I don’t know. It was all so quick, and love is a strong word. I think she made him happy, for their brief time, and I know he was planning for the future, with her being a part of that, but who knows in what capacity? I have a feeling, if things had gone differently at Bosworth, she would have been an important person in his life going forward, and would definitely have been given a place at court.
Were you in love with her yourself? How did you feel when she disappeared (just before Bosworth)?
No, not me. I really liked her, and liked how she made the king feel, but there was never going to be more than friendship between us. So yes, I was sad when she left, and surprised. It did cross my mind that perhaps she had been an enemy to us all along, perhaps trying to find out what she could to help the Tudor, but that thought didn’t stay with me long. She was so genuine when she was around the king, and I don’t think you could maintain that as well as she did. I wish I knew where she had gone, and what happened to her; I think we could have been good friends to each other in this new reign.
Did you fight at Bosworth?
I did, but to my eternal shame, I got separated from His Grace, just before his final charge. A group of us had been heading towards him when we saw what was about to happen, but by then, there was nothing we could do. Once it was clear he was dead, we thought the best thing would be to get ourselves away to safety, and regroup.
What did you do after Bosworth?
A group of us stayed together, and made our way to London; we thought that was as good a place as any to be, to see whether any resistance might rise up against the Tudor. But there was ultimately nothing we could do. It was pleasing to see the young Elizabeth at his side, as a York queen, but it wasn’t the outcome any of us had truly wanted.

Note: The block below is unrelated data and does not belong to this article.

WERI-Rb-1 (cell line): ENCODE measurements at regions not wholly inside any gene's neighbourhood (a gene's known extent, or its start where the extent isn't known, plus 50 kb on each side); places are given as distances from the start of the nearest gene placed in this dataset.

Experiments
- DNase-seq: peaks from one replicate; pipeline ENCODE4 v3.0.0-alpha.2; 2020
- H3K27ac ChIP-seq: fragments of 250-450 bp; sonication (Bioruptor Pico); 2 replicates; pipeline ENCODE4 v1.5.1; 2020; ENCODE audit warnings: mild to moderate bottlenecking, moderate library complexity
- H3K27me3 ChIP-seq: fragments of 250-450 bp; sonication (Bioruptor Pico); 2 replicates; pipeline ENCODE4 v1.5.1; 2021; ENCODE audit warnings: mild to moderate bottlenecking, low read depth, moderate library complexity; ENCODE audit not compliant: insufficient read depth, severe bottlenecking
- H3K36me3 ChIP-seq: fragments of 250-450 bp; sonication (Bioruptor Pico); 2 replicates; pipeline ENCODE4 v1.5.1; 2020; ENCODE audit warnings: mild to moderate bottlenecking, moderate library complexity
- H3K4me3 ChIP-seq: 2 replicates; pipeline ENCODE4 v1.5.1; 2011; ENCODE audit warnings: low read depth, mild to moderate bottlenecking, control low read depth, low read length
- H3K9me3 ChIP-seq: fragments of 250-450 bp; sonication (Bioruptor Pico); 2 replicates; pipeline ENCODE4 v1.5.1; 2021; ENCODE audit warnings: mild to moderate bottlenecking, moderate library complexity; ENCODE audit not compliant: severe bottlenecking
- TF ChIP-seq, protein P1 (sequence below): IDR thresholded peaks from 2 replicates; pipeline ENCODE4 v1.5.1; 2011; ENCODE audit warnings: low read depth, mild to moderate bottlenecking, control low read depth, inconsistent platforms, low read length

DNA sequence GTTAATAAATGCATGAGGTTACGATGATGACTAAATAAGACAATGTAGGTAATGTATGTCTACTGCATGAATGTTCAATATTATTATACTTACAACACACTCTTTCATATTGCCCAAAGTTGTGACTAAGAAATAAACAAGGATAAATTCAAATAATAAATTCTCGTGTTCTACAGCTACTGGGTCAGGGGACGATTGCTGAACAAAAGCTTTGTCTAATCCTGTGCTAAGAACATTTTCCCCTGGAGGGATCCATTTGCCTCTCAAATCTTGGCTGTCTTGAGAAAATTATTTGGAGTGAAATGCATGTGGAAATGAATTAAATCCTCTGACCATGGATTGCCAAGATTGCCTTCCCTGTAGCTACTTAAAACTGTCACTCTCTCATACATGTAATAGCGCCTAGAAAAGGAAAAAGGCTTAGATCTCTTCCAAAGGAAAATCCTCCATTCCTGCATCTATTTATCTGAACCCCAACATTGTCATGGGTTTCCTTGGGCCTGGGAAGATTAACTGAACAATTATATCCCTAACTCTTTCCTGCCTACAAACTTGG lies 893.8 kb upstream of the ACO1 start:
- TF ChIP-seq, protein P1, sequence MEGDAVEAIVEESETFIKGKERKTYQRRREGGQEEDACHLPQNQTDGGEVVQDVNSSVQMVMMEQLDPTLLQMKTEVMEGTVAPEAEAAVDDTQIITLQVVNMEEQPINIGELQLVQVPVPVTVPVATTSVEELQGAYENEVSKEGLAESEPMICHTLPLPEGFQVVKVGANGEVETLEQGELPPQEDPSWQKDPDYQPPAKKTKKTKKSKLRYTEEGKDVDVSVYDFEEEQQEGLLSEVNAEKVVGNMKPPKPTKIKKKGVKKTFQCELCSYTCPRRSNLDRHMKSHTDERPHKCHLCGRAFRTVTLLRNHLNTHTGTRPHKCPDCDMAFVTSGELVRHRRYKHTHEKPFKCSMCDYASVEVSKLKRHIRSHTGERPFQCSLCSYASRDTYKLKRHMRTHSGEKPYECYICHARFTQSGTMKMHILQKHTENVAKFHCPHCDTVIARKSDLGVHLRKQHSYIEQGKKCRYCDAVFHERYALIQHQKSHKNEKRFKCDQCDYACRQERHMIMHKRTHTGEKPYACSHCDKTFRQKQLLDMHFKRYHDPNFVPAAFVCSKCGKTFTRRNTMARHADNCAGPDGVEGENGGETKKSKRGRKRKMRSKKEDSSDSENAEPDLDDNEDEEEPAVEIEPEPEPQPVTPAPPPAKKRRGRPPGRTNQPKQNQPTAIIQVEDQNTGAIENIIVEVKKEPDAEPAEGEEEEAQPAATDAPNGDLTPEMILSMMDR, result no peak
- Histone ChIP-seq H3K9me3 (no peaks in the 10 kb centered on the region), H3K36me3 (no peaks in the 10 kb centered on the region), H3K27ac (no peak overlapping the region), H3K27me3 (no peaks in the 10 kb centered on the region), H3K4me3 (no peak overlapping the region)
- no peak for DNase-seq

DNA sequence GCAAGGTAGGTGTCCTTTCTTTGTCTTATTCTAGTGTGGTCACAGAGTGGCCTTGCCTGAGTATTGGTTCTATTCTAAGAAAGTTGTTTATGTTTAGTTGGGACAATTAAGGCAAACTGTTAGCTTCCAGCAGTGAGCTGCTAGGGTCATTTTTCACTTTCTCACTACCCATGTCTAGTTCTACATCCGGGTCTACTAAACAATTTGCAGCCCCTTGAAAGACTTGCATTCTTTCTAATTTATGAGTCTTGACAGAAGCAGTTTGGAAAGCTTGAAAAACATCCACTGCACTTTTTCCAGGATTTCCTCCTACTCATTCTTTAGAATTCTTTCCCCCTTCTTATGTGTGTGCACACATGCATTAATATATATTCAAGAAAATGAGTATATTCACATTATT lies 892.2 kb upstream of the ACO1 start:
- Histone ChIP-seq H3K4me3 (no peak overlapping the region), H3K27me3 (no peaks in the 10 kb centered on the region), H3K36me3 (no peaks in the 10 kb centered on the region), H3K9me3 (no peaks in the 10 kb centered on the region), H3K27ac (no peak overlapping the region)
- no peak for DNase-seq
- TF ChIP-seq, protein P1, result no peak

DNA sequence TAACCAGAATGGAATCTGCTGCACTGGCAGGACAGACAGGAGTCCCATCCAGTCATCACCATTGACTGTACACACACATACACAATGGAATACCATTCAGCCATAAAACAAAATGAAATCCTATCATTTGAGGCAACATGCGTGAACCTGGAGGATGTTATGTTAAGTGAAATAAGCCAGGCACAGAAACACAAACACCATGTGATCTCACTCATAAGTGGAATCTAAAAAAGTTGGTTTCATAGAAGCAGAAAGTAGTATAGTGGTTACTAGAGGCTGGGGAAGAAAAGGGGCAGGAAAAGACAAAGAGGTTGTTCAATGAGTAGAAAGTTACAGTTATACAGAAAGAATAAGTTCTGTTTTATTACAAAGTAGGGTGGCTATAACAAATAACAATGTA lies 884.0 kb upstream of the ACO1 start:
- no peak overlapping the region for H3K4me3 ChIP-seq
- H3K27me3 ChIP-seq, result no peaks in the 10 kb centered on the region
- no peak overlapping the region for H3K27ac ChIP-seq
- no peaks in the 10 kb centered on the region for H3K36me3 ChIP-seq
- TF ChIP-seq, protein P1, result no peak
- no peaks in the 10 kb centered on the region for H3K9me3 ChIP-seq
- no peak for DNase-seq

Some people claim that King Richard arranged to have his young nephews killed so that he could seize the crown for himself. Do you believe that? If not, what do you think might have happened to them?
I don’t believe he killed them. He had nothing to gain. They had been declared illegitimate, and given how things were in the country at the time, we needed a strong king to take charge anyway. I truthfully don’t know what happened to the boys, but there are plenty more who benefited from their death, and for me, you don’t have to look much further than the man currently wearing the crown. He and his scheming cronies strike me as the sort of people who wouldn’t pause for a moment in the killing of a child, whereas Richard, no, he had more heart than that.
Thank you, Tom, for a fascinating chat. And I don’t for one moment believe that King Richard was guilty of those murders.
Jennifer C Wilson, author of The Last Plantagenet? and the Kindred Spirits series of historical novels.
For this week only, the Kindle edition of The Last Plantagenet? is on special offer at just 99p. And Jen is also offering a prize of a free copy of Kindred Spirits: Tower of London (the first book in the Kindred Spirits series).
To be in with a chance of winning, click on the link above to go to the book’s Amazon page, click on “Look Inside”, and find the answer to the following question:
Why is Richard III miserable about the guided tour which he and Anne start haunting?
Message your answer to Jen directly by using the contact form on her blog:
The competition will stay open until midnight tomorrow (30 October), UK time.